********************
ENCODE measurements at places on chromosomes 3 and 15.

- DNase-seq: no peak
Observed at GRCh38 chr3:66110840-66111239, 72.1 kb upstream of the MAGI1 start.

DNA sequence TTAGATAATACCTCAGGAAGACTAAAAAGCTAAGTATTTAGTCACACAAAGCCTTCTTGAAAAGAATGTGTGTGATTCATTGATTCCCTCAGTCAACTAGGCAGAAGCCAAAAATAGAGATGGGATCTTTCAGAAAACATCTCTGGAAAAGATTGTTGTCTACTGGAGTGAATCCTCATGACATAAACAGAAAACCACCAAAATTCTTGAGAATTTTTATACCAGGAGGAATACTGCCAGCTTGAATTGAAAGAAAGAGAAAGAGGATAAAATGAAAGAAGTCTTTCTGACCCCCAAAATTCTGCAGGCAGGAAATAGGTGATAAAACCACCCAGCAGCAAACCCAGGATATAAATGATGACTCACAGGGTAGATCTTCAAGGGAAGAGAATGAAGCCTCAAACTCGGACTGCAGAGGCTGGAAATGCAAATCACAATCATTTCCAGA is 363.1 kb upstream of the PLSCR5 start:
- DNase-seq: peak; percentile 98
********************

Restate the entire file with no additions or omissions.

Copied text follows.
ENCODE measurements at places on chromosomes 3 and 15.

- DNase-seq: no peak
Observed at GRCh38 chr3:66110840-66111239, 72.1 kb upstream of the MAGI1 start.

DNA sequence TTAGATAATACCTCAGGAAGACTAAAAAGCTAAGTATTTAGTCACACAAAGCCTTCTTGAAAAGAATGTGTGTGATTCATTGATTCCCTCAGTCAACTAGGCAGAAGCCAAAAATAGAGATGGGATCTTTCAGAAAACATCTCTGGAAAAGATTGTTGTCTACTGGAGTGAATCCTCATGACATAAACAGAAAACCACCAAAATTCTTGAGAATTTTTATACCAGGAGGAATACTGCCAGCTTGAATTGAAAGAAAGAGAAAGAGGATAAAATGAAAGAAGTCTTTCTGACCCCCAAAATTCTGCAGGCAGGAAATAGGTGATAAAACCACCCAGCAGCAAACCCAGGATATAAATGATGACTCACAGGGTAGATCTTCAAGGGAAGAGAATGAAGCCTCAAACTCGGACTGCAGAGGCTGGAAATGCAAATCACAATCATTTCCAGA is 363.1 kb upstream of the PLSCR5 start:
- DNase-seq: peak; percentile 98